February 06, 2016

Children and mess - Is it really a mess?

Does your child mess around? Let him, he is learning something.
Is your child making noise? Let her, she is learning what sound is and the ways to make sound.
Is your child playing with something familiar in an unusual way? Let him, he is discovering new ways of playing.

Children who do not follow what parents ask them to do are usually shunned away, not heard of and asked to do what is said. Parents having an open mind and trying to encourage children to constantly keep trying something new out of the old stuff lying around the house becomes crucial in creative play. Mess is something that is guaranteed to happen and let it happen. Just have the patience to clean it up and the courage to guide your little child's experiment in a positive direction.

One example is, A was playing with some seeds and there came a moment when she lined up the seeds on her leg, and shook her leg. She noticed the seeds falling down and repeated the same for quite a few times. What she did may be funny, not of a great value to parents and could be said  'That is not the way to play, it is all nonsense'. I looked at her for a while, spoke to her about what she was trying to do. Firstly, she lined all the seeds up, on her thigh, by shaking she is noticing that the seeds fall down. I told her how all of those happen by examples of hitting one seed to the other and showing her how the second one moved when I only hit the first seed. (Like the carrom game) I also showed her the carrom game, lined up couple of carrom coins and hit the first one with striker, showed her how the entire line of coins move and shatter with just one strike. And she was surprised by how it happens. Children are constantly learning something. Try to aid in their learning by understanding what's going on in their mind, rather than just yelling at their acts.

Another day, A was dropping a glass repeatedly to hear it hit the ground, roll over and see it coming to a halt in a while. I let her do, also observing what she is trying to learn out of it. Then helped her by explaining so, yes, any object that you leave at a height is bound to fall down, and that which falls down makes sound, moves to some extent and stops. I told her what moving and stop meant with the help of some objects. I even showed her how objects fall to ground by holding some soft ones to shoulder's height and letting them free. I told her it is gravity that pulls everything to the ground. She may not understand the scientific terms, but, she is sure to learn that there is some theory behind every behaviour. She did the feat of dropping a glass couple of times, noticed all points that I told her in the glass' behaviour and left it there. That's it. She is done. She found some ability to do a specific thing. I told her what is happening and why it was happening, she heard me keenly, noticed the same in whatever happened and left it. There was no need to yell at the child to stop throwing that glass, there was no need to hit her for making noise, there was no need to get an ache in my head thinking of my child's behaviour. Everything is normal. Every act is a learning experience for children.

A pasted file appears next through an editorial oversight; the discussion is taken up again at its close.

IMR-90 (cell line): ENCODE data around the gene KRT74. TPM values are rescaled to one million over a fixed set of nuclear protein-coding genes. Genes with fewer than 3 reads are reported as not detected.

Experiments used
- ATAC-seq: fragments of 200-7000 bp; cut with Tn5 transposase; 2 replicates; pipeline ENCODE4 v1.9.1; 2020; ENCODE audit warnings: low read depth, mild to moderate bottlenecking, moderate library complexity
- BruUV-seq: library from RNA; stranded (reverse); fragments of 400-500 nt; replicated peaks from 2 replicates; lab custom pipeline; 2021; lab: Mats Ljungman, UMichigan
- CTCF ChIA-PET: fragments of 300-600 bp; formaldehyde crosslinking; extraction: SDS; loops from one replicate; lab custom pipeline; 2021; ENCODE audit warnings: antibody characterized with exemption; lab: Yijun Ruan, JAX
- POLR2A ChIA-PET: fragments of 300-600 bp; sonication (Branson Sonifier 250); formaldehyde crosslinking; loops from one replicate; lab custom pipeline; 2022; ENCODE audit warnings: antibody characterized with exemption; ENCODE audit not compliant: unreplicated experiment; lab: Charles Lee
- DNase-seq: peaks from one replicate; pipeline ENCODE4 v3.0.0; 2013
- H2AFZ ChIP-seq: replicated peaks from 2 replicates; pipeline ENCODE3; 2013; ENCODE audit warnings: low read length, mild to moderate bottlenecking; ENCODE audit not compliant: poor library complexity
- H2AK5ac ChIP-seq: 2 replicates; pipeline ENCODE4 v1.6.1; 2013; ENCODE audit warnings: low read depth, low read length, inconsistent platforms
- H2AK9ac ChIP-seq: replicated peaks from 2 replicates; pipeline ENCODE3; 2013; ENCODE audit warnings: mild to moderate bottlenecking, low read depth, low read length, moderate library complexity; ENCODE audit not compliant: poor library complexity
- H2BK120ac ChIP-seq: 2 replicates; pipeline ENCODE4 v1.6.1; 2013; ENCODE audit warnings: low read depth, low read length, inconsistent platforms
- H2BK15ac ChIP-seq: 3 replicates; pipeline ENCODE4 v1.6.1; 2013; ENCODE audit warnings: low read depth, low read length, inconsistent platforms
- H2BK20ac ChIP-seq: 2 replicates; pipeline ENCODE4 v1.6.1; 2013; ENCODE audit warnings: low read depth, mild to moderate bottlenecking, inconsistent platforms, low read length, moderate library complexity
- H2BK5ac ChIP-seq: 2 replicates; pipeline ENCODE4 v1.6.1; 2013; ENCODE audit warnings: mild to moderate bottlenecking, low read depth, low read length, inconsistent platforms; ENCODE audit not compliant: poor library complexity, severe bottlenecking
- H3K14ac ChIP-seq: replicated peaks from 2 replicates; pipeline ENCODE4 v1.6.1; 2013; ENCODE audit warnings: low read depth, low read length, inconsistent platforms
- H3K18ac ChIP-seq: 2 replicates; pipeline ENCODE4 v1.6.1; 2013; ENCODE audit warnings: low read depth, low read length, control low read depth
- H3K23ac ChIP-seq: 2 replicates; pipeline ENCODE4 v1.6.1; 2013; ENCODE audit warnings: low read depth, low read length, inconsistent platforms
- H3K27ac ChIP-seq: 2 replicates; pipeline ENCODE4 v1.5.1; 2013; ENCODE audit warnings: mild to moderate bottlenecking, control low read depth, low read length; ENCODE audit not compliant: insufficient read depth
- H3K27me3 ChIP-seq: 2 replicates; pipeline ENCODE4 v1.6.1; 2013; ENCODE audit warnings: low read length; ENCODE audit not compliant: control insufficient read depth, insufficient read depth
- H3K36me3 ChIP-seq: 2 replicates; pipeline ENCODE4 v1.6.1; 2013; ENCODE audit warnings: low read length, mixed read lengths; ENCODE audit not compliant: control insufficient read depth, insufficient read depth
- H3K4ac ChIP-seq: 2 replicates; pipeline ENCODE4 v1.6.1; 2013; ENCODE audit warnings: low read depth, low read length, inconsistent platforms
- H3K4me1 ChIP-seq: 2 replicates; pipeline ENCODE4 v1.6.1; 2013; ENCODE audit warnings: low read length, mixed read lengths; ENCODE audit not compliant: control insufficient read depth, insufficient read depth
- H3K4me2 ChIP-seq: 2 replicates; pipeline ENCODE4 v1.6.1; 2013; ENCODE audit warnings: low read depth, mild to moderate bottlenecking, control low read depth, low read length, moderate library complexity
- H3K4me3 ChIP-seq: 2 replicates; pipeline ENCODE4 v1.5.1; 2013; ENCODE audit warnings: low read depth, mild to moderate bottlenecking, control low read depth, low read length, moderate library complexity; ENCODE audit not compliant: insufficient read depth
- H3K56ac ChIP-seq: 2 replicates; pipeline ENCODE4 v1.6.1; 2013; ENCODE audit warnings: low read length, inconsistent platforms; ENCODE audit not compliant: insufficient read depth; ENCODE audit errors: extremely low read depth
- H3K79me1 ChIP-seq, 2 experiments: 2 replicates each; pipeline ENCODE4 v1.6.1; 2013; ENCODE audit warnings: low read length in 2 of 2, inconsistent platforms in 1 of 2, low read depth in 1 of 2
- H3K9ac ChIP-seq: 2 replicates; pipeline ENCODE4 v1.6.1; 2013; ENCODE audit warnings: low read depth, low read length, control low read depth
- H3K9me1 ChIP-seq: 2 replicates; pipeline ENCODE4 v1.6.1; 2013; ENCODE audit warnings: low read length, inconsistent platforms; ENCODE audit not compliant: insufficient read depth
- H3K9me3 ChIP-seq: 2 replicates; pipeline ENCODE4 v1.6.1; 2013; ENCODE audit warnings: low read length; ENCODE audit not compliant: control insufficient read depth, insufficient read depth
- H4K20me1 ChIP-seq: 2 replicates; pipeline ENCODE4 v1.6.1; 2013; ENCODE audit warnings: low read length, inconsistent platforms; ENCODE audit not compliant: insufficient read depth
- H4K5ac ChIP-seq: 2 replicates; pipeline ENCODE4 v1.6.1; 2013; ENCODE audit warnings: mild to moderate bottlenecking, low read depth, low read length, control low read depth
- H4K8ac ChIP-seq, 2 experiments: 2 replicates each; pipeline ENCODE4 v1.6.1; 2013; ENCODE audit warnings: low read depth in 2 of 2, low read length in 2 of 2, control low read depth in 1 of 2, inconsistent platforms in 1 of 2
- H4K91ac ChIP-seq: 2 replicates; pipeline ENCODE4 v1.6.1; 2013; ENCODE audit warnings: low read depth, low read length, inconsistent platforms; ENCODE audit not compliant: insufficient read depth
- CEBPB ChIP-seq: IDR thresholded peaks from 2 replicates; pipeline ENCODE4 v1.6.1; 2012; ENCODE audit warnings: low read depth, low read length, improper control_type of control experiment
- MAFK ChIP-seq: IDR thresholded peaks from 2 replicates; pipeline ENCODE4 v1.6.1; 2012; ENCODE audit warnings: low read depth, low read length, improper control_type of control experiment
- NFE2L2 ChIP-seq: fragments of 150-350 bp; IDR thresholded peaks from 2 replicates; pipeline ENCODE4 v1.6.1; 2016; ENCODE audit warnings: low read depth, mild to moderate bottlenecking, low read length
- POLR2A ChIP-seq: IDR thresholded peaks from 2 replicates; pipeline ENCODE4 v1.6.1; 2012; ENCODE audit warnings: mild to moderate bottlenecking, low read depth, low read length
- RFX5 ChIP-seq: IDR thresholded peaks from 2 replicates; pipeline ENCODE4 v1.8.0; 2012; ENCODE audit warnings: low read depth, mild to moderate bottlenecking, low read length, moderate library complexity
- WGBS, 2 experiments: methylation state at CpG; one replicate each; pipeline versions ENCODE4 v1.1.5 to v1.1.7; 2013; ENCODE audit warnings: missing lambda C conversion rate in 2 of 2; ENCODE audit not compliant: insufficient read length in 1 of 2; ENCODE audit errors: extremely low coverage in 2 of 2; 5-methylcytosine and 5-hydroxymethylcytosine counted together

By letting children play freely by themselves, you are bound to end up cleaning some mess around them. Do not only look at what you call it a mess. Behind the mess, there was a genius brain trying to figure out which colour to pick first in the paints, which crayon to hold to colour the ball, observing how each crayon is giving some colour, observing how to fit in blocks to build a tower, picking which colour block she is supposed to use to build tower, fitting the nuts into their bolts and all that they are continuously learning which even an adult brain cannot understand.

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